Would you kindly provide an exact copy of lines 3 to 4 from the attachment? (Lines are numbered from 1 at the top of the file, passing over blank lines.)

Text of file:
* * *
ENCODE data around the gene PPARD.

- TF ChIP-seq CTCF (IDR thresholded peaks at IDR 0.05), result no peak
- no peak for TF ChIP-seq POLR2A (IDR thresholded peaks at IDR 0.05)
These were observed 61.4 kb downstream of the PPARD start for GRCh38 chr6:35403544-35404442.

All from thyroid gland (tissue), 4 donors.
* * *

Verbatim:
- no peak for TF ChIP-seq POLR2A (IDR thresholded peaks at IDR 0.05)
These were observed 61.4 kb downstream of the PPARD start for GRCh38 chr6:35403544-35404442.